Yes, that’s a clickbaity title and of course Harry Styles’s interview in Better Homes & Gardens is about more than just sex but also… he’s promoting his album in Better Homes & Gardens and this is the point: I don’t subscribe to Better Homes & Gardens and I’m not sure I’ve ever read an article in the magazine until now but I feel like I’m far from the only person who didn’t expect that a celebrity feature in Better Homes & Gardens would include details about sex. Which is why I love this unexpected marketing move from Harry and team. And I also love that just because it’s Better Homes & Gardens doesn’t mean that Harry’s just here to talk about, like, his couches and his kitchen. This is a solid celebrity profile – similar to what you’d read in Rolling Stone or Vanity Fair or Vulture. It’s just happens to be happening in Better Homes & Gardens, LOL. 


That’s because Harry’s new album is called Harry’s House. So the press placement here is…well… on the nose, and I’m not mad at that. This is both on-the-nose and also out of the ordinary. It shows that his publicity team is getting creative with the promotion, not just checking off the list of the usual outlets that albums and movies are highlighted, even though Harry’s approach to it remains the same, whether or not it’s Billboard or Better Homes & Gardens. He’s not soft-balling it here and keeping the conversation surface and showing off whatever tiles he chose for the bathroom. There’s actually very little of that here. The conversation is more about sex than about place settings and Harry in fact gets quite candid – and this is where the sex comes in. 

How we get to the sex, though, is interesting. It begins not with sex but with niceness and how nice Harry is, how his niceness is connected to his desire to be liked… and in exploring the roots of that desire, he goes back to his days with One Direction and, of course, the infamous purity expectation. There were contracts that were signed, promised made, related to behaviour and propriety – and when you’re in those formative years, in early adulthood, when your hormones are raging and you’re figuring yourself out, imagine the pressure of having to maintain a certain “cleanliness” (that’s the word used in the piece) while at the time trying to discover who you are. This is when the conversation turns to sex. And Harry says it was freeing for him, going solo, and not having to worry about those restrictions. Which is when he says the thing that’s the headline: 

"But I think I got to a place where I was like, why do I feel ashamed? I'm a 26-year-old man who's single; it's like, yes, I have sex."


Not that this is a revelation. Everyone knows he has sex. If you’ve listened to his music you are well aware about the sex. If you’ve ever gossiped about him, of course you know he’s had sex. It’s just that, well, I was on a work call this morning with someone who’s a Directioner, and reading those words in print hit a certain way for her, and I imagine all the other millions of Directioners out there. 

And yet, even though Harry here is describing an experience that’s pretty f-cked up, and certainly limiting for artists, there’s no blame or regret. He’s not complaining, he’s not lashing out at label executives and talent managers, he’s not criticising the system of star-making that made him a star, and he’s definitely not calling out the fans because they too participate in these unrealistic standards that are set up for young celebrities. It’s really just Harry recounting his past to better understand himself and what shaped him. It’s a fine line, no pun intended, and he manages it really well.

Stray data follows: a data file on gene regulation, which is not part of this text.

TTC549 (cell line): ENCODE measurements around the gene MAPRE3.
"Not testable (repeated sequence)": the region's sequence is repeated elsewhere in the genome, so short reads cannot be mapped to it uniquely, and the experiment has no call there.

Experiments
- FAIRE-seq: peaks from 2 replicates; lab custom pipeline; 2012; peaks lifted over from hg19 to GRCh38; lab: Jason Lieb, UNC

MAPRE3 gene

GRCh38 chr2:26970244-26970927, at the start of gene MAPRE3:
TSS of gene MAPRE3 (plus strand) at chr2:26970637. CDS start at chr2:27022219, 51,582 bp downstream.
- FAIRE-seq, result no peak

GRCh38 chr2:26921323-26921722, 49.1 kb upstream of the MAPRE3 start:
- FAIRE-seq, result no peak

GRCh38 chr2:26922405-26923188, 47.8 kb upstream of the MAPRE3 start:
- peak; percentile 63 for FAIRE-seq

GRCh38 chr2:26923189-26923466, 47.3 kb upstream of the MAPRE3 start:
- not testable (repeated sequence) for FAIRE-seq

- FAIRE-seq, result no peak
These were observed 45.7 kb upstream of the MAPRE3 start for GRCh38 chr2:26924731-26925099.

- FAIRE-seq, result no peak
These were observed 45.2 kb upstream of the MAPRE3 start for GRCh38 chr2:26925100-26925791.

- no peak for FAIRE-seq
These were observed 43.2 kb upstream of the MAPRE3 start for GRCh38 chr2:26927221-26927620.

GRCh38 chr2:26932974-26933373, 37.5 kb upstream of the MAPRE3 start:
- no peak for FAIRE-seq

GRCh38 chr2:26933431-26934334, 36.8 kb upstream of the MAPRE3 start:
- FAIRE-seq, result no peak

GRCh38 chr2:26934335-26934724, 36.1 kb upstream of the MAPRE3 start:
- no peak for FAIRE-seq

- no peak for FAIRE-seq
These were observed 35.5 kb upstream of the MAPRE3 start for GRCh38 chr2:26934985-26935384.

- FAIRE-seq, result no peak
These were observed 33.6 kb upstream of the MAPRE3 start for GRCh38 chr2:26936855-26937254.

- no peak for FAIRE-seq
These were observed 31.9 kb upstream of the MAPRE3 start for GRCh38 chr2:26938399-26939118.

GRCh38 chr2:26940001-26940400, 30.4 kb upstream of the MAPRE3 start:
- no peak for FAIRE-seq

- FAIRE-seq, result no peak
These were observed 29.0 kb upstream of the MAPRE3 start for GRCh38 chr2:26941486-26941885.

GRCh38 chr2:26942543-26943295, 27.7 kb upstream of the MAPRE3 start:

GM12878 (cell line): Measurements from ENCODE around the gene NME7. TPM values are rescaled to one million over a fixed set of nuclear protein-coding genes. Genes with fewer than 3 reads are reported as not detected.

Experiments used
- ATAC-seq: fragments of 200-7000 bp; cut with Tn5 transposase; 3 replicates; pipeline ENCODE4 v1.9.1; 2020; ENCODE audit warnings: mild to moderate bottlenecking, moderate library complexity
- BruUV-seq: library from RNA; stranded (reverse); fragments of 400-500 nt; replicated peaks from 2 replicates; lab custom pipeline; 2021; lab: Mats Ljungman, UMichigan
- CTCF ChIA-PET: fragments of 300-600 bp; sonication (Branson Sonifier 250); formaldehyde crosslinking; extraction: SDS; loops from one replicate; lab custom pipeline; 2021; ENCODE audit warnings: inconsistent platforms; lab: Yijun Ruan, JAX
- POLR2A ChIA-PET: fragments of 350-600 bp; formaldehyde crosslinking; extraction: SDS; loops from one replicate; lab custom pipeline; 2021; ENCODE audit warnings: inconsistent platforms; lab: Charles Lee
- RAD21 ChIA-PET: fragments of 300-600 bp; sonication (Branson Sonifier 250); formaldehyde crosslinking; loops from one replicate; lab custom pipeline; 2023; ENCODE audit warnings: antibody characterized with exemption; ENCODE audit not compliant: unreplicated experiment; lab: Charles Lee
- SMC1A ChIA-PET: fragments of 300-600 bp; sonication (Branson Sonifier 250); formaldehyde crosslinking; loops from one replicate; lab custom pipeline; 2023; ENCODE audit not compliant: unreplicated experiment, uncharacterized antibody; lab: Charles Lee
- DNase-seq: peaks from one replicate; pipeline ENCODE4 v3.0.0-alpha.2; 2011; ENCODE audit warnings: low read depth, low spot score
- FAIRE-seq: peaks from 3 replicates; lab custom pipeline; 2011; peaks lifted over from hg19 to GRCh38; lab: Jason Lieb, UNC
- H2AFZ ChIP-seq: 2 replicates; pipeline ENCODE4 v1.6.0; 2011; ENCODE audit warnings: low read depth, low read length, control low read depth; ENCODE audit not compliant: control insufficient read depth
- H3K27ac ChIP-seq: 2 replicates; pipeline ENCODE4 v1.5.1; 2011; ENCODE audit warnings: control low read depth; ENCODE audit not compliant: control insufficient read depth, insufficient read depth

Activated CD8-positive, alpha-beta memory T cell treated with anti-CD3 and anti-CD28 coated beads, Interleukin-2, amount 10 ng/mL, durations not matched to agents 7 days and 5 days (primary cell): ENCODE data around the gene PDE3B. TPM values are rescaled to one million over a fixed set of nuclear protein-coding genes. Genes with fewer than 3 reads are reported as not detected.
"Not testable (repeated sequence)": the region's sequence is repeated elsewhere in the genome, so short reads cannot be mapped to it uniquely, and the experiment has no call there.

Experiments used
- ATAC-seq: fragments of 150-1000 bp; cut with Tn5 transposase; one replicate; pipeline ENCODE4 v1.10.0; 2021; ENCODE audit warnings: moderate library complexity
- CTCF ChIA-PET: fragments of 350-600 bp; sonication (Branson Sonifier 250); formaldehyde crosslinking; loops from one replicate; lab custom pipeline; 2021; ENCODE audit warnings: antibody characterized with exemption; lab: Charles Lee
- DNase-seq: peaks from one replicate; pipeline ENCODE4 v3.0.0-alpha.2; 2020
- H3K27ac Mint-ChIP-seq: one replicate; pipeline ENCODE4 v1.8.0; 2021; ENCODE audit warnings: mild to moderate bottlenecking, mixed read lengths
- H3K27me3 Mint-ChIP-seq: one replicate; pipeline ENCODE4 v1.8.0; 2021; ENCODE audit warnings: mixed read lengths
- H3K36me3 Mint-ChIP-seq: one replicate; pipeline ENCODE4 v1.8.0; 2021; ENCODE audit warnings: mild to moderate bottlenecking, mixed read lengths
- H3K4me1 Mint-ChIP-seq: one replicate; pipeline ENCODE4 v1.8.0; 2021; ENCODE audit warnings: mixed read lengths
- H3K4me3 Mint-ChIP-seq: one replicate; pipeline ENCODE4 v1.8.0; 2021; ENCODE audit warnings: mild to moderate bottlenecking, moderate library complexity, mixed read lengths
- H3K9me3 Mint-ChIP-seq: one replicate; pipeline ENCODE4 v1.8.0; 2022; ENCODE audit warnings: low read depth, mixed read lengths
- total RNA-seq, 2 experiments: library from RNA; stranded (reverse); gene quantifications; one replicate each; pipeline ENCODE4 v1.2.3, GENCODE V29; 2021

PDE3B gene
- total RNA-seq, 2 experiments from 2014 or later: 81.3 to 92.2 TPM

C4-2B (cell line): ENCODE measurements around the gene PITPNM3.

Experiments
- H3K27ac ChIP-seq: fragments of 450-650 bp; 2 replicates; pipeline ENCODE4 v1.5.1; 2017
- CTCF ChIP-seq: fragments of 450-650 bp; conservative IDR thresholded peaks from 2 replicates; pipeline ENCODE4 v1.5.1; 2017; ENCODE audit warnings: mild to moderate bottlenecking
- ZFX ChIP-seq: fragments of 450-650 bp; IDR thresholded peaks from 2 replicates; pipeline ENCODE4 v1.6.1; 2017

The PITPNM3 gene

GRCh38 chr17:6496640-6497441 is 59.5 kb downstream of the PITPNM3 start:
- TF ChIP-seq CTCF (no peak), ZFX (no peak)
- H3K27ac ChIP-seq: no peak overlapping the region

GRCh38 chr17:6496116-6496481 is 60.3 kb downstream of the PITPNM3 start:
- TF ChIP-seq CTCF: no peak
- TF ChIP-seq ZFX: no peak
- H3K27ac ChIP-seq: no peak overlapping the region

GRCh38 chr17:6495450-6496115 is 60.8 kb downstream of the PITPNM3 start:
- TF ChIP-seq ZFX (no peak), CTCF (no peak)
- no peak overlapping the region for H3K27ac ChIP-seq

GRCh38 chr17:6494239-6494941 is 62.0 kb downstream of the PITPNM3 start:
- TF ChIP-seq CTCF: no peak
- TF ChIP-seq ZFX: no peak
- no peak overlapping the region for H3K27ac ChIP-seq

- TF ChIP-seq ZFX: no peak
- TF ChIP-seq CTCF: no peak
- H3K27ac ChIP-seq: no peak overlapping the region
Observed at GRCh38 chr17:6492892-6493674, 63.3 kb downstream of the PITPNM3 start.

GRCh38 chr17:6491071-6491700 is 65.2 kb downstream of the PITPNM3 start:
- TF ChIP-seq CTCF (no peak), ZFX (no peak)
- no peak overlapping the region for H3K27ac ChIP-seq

Harry’s confessions continue though – and I especially appreciate how honest he is when he’s sharing his perspective on being a musician:

“I don't know if there's anything more navel-gazing than making an album. It's so self-absorbed." 


Yep, it has to be. It’s just not often admitted so succinctly. He goes on to unpack that self-absorption as it relates to each of his albums. On his first album, he reveals that much of his motivation was to be taken seriously, to prove to people that he could be an artist independent of the band. On this second album he was all about wanting to put out “really big songs” – in other words, chart-toppers, commercial successes. And what he’s learning from those two previous processes with this third album, in the moment at least, is that he’s not afraid to do whatever feels fun, so long as he can be proud of it. 

I’m not sure that we often see this kind of vulnerability from artists reflecting back on their work, at least in the sense of exposing their own ego. What he’s sharing here is ego – in the first album it’s the classic former boy-bander wanting to establish himself trope; on the second album, here’s an artist basically saying, yeah, I wanted a #1 hit, many of them, actually. And that’s actually one of the keys to Harry’s success post One Direction. The talent is there, of course, and he’s a huge star, no doubt, but there’s a healthy balance of ego here. He needs that ego to command the stage, obviously, but not so much of it that he can’t concede that, sometimes, it wasn’t just about the music, it was also about status and reputation and glory, things that artists claim they don’t concern themselves with but naturally they all do. 

And again, all this is told to us in Better Homes & Gardens